So it seems like everyone is thinking about summer reading lists now that June is upon us. This Washington Post article about having students choose the books they read over the summer seems like part of the answer to the problems associated with the summer slide. As a librarian it seems obvious to me that kids are going to be more interested in reading if they are choosing the books, but as a parent, I know that often schools assign books they want kids to read over the summer. I was only ever asked to read specific books once I got to high school, but this article makes it sound like sometimes even elementary school kids are given lists of books they should read. At the middle school where I work, students are asked to read three to five books over the summer and come back to school in the fall prepared to talk about them. No reports. No reading logs. All in all, a reading program that I can get along with. Then my librarian talked to me about how she wanted to put together the lists for the different classes.
First, a bit about the librarian I work for. She is the best school librarian I have ever met. She is a leader in the school, and collaborates beautifully with the other teachers. She clearly knows and likes the kids at the school, and enjoys working with them. The library is sometimes quiet, sometimes loud and boisterous, but always a place where students, staff and parents feel welcome. Working with her has been the highlight of this semester, and I have learned a ton from working with her. I hope that I can take what she has taught me to whatever school I end up working in. One of the things that she does particularly well is she always brings the children into the decision-making process for everything. Which brings me back to the reading lists...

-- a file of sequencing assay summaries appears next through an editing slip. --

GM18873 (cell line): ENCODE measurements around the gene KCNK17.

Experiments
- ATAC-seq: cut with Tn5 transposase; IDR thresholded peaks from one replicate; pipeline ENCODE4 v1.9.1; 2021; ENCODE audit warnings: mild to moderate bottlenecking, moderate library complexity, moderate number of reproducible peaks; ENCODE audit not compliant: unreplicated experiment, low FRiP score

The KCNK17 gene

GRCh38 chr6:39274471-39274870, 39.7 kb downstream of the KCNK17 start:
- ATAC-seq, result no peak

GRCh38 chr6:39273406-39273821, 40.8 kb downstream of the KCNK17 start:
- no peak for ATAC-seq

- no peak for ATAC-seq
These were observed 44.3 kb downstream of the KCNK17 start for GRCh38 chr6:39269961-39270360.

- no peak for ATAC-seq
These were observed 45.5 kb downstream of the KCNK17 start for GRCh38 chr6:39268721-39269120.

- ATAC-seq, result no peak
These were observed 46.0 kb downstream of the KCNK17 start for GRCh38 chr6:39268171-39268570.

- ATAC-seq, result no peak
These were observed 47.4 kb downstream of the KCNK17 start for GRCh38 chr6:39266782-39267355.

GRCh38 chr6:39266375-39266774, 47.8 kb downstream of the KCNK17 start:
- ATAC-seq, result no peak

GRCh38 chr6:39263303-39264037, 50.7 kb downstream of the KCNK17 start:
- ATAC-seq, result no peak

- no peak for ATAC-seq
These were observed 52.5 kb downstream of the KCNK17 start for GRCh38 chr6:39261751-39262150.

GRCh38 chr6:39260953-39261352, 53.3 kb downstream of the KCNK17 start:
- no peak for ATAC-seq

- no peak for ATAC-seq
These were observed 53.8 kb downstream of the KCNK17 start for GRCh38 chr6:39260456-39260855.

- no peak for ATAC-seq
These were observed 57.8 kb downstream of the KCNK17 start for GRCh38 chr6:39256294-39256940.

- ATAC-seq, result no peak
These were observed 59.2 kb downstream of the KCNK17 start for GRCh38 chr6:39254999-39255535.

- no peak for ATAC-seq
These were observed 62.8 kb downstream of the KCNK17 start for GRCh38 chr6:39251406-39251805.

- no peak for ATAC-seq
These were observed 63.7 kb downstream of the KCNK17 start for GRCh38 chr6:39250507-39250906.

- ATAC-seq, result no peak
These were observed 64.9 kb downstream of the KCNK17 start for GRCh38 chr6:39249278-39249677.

To begin, we watched some book trailers to get the kids thinking about what kinds of books they want to read and what genres they like. In small groups the kids rated the books on lasts year's list as definitely keep on the list or not so much, and then added books they thought might make good additions to the lists. Throughout the process, every kid was engaged. They were shouting out books as they thought of them, agreeing with classmates when someone mentioned a book they forgot about, and argued good-naturedly over which genre certain books should go in. There was even a moment in one class where every single kid joined in exclaiming the greatness of Curious George.
As I left the sixth graders, they wanted to know when the seventh graders would have their list ready for them. I am pretty sure there will be a bit more excitement about poring over that list than one made by even the best librarian. I know that I now have a list of books that I want to read after the enthusiastic recommendations the students gave. So, while I may not have all of the answers to how to create the best summer reading program, I know that student input, and student-generated lists should be a central part of the process. Any other tips for ways to get kids engaged in the process? I would love to see them in the comments.